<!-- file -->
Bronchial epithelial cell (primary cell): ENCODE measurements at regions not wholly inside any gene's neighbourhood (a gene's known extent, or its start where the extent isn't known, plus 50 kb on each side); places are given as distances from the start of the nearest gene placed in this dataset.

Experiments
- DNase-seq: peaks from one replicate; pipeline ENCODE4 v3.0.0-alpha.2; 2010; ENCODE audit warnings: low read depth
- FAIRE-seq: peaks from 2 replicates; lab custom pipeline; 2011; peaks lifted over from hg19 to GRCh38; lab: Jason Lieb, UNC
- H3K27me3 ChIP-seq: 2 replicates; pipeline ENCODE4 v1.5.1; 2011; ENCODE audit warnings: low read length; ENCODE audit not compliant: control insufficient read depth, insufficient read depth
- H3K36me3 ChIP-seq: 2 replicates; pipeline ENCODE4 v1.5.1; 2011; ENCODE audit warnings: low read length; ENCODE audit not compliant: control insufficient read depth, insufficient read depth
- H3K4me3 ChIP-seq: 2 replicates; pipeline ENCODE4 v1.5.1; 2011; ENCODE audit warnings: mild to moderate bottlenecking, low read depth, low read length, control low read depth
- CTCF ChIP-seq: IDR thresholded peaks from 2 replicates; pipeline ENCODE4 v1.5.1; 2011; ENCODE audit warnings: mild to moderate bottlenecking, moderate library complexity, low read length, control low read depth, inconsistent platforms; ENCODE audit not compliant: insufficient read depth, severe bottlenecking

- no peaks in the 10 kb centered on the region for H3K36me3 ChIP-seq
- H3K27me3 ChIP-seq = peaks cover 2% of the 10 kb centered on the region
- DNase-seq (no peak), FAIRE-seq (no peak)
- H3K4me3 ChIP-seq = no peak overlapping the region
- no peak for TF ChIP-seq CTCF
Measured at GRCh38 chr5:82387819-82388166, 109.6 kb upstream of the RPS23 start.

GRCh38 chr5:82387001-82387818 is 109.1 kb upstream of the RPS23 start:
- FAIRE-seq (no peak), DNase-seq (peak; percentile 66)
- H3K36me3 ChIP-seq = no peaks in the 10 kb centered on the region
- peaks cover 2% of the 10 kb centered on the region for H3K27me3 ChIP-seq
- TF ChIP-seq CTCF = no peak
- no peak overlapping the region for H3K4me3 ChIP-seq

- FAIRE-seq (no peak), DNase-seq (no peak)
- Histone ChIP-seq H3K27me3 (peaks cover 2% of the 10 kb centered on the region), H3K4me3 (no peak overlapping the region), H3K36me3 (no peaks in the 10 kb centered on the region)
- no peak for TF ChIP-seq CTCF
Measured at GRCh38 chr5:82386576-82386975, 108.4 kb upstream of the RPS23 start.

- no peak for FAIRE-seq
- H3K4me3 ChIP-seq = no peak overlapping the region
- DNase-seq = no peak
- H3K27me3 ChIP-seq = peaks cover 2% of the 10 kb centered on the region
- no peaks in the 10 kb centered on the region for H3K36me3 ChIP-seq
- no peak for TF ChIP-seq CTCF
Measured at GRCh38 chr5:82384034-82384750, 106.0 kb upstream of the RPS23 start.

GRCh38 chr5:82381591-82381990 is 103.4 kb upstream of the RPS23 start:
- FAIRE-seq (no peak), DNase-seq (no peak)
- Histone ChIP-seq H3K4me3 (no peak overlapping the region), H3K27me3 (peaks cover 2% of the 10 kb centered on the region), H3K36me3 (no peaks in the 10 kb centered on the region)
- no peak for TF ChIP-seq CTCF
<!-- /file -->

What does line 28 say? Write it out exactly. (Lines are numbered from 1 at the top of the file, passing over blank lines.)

- H3K27me3 ChIP-seq = peaks cover 2% of the 10 kb centered on the region